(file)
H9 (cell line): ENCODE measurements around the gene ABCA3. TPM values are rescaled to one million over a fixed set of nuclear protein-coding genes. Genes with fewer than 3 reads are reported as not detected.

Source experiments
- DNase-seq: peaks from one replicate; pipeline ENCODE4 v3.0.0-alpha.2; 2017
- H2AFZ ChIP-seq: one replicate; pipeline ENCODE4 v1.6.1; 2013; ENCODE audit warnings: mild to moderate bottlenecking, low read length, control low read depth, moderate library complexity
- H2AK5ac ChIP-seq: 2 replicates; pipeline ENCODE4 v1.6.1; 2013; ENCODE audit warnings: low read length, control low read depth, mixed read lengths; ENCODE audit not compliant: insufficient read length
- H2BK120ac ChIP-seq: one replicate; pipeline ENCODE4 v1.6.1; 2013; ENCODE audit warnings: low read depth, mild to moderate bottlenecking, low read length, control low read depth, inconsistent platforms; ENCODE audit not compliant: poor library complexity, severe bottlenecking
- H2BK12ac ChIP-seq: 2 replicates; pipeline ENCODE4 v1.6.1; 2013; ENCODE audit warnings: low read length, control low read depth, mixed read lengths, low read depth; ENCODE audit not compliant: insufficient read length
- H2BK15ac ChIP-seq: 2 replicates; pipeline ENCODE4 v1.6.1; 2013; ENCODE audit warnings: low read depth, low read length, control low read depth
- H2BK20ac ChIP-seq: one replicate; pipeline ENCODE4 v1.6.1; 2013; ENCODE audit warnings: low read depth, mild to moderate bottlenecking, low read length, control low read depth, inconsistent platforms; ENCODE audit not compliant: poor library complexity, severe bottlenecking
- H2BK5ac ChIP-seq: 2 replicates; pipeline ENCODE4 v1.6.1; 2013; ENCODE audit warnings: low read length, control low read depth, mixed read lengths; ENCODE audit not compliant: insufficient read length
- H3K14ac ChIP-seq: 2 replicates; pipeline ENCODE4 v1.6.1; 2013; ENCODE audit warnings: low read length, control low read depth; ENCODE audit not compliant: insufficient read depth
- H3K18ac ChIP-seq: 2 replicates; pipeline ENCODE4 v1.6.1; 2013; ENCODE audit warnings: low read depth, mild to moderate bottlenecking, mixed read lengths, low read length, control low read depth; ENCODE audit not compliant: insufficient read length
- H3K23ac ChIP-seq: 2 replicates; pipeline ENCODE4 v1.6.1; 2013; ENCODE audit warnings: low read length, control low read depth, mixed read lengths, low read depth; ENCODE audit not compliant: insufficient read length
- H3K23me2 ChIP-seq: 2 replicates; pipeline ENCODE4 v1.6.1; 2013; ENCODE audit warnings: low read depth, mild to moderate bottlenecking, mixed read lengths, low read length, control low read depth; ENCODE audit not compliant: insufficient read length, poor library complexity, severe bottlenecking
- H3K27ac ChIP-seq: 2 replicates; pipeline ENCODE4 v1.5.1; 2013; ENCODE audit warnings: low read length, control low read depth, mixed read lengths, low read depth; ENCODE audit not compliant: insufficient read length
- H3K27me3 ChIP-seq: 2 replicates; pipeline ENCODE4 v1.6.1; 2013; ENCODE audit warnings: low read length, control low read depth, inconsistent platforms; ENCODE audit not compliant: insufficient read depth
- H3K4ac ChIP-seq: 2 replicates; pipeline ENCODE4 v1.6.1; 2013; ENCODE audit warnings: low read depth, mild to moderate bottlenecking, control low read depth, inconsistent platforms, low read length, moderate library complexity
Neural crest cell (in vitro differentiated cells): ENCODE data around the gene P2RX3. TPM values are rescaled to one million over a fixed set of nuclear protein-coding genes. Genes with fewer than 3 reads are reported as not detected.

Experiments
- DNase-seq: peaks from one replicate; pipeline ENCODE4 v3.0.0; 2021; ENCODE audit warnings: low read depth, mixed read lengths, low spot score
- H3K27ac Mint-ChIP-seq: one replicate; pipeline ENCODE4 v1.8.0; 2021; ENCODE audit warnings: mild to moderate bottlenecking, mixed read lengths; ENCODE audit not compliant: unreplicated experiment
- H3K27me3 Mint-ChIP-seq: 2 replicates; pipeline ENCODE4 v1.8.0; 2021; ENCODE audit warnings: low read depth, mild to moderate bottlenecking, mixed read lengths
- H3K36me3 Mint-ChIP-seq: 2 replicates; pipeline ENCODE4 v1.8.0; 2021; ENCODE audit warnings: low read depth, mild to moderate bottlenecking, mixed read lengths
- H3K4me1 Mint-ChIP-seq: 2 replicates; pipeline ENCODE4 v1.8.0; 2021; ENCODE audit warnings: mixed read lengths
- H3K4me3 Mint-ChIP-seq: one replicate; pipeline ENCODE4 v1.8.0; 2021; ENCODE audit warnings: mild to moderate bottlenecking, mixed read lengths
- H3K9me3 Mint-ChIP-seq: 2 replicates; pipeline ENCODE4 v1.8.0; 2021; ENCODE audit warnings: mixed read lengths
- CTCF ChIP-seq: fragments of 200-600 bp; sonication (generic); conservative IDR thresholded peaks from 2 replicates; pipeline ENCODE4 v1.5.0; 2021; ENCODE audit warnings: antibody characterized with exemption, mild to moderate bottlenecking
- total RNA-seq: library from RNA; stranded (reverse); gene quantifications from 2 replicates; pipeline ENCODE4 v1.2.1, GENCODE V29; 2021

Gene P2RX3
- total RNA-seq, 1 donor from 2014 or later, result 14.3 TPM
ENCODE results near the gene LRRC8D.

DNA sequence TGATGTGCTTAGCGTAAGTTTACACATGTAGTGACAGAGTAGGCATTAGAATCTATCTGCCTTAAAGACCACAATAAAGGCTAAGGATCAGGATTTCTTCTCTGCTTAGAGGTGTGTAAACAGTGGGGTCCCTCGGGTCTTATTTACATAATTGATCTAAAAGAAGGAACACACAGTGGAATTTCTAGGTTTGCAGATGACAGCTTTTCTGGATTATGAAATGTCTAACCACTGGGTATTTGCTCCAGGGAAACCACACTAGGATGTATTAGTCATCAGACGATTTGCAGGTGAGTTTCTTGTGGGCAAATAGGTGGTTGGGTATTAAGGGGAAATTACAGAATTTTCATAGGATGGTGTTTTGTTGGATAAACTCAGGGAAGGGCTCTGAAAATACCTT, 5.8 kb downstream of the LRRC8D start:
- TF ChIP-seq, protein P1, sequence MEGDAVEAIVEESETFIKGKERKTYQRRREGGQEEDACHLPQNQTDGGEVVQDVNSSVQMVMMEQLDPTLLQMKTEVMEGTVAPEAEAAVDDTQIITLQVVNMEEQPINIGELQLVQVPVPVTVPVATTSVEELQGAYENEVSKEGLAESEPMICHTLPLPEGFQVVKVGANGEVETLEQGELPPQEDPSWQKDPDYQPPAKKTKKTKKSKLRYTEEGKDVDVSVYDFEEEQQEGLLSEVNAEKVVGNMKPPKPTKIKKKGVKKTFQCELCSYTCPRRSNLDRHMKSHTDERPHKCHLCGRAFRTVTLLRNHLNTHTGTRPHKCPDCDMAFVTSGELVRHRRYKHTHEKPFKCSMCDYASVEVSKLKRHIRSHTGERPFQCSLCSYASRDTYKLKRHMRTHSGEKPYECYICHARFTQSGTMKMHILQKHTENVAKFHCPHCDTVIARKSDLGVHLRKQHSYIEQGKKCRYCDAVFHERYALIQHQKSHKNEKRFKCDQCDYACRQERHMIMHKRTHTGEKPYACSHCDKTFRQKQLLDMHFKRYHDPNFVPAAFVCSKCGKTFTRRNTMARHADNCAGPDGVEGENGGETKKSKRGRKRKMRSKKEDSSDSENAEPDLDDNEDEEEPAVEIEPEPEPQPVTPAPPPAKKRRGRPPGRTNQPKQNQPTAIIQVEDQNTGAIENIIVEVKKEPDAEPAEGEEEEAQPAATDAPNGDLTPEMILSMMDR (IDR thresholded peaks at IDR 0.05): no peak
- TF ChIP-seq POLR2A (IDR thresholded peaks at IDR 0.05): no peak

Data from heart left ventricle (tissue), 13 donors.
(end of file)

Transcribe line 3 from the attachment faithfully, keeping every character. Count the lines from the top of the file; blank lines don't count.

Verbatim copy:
- DNase-seq: peaks from one replicate; pipeline ENCODE4 v3.0.0-alpha.2; 2017